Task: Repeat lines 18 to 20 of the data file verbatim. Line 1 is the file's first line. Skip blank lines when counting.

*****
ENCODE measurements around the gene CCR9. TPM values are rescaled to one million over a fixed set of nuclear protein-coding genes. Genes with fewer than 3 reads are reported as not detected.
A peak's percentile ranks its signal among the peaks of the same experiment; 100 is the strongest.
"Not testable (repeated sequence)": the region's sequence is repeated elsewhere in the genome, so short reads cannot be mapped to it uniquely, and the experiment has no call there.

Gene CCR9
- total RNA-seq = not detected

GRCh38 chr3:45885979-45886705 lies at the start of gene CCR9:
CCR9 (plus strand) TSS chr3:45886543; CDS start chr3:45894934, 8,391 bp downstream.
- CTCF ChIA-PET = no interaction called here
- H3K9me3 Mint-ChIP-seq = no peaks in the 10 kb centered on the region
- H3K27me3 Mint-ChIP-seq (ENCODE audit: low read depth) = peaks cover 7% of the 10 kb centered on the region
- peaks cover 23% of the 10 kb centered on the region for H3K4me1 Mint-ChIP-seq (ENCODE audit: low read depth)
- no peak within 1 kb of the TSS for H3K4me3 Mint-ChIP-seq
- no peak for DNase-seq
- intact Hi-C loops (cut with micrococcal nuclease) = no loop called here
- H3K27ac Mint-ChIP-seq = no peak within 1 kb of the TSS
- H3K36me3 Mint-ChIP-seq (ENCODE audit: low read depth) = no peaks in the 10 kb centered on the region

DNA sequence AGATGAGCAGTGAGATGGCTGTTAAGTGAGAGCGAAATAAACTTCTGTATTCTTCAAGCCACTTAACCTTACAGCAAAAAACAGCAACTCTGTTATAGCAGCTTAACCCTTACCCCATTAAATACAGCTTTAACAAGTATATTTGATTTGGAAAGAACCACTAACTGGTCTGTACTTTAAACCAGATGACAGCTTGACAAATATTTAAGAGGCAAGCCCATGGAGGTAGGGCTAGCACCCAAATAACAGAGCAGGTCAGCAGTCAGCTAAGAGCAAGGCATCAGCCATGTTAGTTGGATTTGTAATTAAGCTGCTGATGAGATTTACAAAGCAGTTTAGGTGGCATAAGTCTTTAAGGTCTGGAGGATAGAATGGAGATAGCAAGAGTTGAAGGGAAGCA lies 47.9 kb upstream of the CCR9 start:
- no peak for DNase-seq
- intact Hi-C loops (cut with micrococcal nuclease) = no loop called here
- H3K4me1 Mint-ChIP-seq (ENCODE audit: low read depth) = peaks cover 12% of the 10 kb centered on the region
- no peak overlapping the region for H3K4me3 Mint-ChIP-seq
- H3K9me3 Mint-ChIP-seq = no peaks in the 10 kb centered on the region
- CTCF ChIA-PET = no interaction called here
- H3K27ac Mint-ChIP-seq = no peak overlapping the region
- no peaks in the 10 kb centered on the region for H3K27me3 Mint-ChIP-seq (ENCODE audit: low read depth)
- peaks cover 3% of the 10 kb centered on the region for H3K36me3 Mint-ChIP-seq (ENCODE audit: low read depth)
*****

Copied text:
- no peak for DNase-seq
- intact Hi-C loops (cut with micrococcal nuclease) = no loop called here
- H3K4me1 Mint-ChIP-seq (ENCODE audit: low read depth) = peaks cover 12% of the 10 kb centered on the region